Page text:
• organic Jojoba or sunflower seed oil, unrefined
  • organic essential oil of Rose (optional, but if you do use it, make sure you choose the steam distilled essential oil, not the absolute or concrete)

Instructions

Gently harvest your Violet flowers and leaves on a dry spring morning when the flowers are blooming. Take care not to harvest more than 1/3 of the plant at any one time to ensure the health of the plant. Keep the flowers and leaves covered in your gathering basket to protect them from the sun (a tea towel draped over the basket works well). Once you’ve gathered enough to fill your jar, bring them indoors and spread them out on a clean towel or drying rack, in a single layer, to make sure they are clean, dry and critter-free before infusing them. It's a good idea to let the moisture in the plant material evaporate a bit before infusing.

Fill your jar with the leaves and flowers, then pour your carrier oils of choice over the plant material. Olive oil on its own is a bit too heavy and greasy for me for this kind of recipe, so I like to combine it with an oil like Sunflower or Jojoba to improve its texture a bit. Secure the jar’s lid, then leave the oil to macerate for 4-6 weeks. At the end of the infusion period, strain out the plant material. You can transfer the oil to your dropper bottle as needed and add Rose essential oil at a 1-2% dilution (very little is needed; it’s a strong smelling oil).

To use the oil, spray the breasts with Lavender or Rose hydrosol after showering, then seal in the moisture of the hydrosol by massaging a few drops of the Violet serum into the breasts, underarms, and other nearby lymph nodes. Allow the serum to soak in while you brush your teeth before dressing to avoid transferring any oil to your undergarments. (It soaks in pretty quickly and doesn’t leave any greasy residue.)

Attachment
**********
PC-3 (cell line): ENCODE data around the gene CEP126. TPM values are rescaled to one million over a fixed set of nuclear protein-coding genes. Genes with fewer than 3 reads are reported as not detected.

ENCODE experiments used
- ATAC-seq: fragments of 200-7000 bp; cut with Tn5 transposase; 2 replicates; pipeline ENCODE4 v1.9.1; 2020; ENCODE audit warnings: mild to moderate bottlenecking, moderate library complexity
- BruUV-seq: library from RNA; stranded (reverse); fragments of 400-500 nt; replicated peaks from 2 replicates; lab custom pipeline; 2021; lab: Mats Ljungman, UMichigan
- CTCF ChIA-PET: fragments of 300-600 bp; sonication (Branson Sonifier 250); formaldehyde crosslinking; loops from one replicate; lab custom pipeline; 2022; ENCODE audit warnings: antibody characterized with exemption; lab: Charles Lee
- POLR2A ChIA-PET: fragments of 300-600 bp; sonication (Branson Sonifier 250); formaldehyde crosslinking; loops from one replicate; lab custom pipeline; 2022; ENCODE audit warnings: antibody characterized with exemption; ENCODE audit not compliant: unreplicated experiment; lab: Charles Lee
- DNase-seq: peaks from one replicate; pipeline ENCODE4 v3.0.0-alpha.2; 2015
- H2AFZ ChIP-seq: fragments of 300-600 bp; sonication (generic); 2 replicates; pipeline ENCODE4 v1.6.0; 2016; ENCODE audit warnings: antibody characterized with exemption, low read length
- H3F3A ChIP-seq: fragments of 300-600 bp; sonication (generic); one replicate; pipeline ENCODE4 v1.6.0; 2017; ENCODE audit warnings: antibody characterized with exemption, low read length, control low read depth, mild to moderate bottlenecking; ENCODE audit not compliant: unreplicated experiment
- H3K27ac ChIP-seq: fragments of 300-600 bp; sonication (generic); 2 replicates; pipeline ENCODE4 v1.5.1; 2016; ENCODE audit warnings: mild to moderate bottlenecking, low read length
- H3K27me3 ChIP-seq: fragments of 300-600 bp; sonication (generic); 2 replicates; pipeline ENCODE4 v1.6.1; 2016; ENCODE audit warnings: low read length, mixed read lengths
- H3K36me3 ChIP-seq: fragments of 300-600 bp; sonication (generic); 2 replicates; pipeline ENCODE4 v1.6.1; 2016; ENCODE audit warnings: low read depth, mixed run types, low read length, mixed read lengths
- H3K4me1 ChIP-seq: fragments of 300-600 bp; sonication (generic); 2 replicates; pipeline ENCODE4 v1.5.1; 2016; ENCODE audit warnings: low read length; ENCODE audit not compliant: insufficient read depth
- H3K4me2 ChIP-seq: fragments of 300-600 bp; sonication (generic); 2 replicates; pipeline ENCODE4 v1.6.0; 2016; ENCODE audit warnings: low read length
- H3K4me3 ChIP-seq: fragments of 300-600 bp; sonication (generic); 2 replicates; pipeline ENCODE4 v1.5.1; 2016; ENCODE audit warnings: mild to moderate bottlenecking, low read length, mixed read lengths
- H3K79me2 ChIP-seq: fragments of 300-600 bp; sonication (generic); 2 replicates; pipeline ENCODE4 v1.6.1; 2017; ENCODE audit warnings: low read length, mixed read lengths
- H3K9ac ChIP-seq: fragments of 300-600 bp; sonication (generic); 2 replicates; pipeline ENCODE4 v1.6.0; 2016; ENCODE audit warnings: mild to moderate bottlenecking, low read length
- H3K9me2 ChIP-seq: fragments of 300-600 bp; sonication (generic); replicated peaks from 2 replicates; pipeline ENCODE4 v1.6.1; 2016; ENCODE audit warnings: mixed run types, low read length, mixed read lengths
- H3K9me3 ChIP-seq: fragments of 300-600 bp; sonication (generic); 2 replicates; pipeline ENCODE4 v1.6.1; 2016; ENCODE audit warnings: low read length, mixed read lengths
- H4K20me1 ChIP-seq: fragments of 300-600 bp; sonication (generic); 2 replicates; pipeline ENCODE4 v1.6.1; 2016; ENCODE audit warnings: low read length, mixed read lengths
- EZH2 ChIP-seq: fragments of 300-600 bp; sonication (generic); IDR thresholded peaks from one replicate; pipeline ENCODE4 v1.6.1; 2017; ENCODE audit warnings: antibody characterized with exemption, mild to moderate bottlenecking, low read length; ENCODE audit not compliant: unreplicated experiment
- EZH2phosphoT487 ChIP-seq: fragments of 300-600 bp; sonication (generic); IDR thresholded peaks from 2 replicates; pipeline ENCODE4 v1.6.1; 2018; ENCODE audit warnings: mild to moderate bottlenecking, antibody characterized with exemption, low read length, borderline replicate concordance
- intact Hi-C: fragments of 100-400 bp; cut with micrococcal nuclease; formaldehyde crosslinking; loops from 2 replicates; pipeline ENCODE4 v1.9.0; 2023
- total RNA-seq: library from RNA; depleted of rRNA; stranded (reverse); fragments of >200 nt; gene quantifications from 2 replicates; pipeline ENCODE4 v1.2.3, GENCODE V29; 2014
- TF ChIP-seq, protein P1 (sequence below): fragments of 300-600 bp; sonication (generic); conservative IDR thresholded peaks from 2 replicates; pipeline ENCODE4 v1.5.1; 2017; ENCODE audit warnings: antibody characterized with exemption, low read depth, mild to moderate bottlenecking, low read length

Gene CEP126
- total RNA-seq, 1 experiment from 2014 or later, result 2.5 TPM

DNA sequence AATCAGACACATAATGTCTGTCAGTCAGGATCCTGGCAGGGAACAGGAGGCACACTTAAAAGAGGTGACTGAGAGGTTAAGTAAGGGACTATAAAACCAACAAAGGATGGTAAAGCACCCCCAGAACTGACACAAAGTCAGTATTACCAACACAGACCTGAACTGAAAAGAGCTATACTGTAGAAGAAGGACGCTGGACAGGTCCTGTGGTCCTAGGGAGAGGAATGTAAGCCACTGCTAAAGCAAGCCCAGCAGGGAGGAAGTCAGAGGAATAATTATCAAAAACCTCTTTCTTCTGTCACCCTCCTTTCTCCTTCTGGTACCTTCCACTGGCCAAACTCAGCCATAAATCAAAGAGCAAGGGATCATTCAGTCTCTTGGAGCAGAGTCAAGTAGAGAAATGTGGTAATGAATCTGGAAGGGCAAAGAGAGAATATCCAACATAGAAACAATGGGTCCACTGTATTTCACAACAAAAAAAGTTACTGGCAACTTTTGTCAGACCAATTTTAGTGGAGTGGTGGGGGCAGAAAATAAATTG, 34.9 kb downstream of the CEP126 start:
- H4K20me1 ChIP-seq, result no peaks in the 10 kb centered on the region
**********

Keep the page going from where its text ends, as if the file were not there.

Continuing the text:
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I hope you enjoy this recipe! Do you already make a variation of this? Tell me about it in the comments section.

Much love,
Erin


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Violet Flower Herbal Shrub Recipe

When Violets (Viola odorata and Viola spp.) begin popping their sweet little heads up above their green covers in late winter to early spring, we know warmer days are well on their way. Violets are one of the first plants I start working with in spring because they are one of the first to wake up and send their colorful light out into the world. After a gray and dreary winter, those pretty purple shades are welcome, both calming and energizing as my focus starts to shift back toward the tending of the garden.

One of my favorite things to do with the first batch of Violets is to infuse the flowers in vinegar, then use the vinegar to make a shrub. Around here, we like to use vinegar shrubs in homemade salad dressings, Ginger ale recipes and all kinds of popsicles when the days start to warm up. This shrub recipe is like a sweet tonic for the winter-chilled soul. I love it.

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To make your own, you will need:

  • fresh Violet flowers
  • organic blueberries
  • Raw apple cider vinegar
  • Raw honey

Gather your Violet flowers (leave some for the critters) and place them in a mason jar along with your blueberries. Pour your raw apple cider vinegar over the berries and flowers until they are covered and then some. Stick the jar in the fridge and allow the flowers and berries to macerate in the vinegar for 1-2 weeks (up to 4 weeks if you want a stronger flavor). Then strain them out of the vinegar and stir in some raw honey, to taste. Some people like to add equal parts honey to vinegar, while others prefer to leave their shrubs less sweet. Taste as you add until it seems just right to you.

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You can also use Viola tricolor (Heartsease) for this recipe if you don’t have Sweet Violets near you. Both are easy to grow, so I’d recommend sowing a few packets of seed throughout your garden (or your lawn!) if you can.

Are the Violets blooming where you are? Let me know in the comments section below.

Much love,
Erin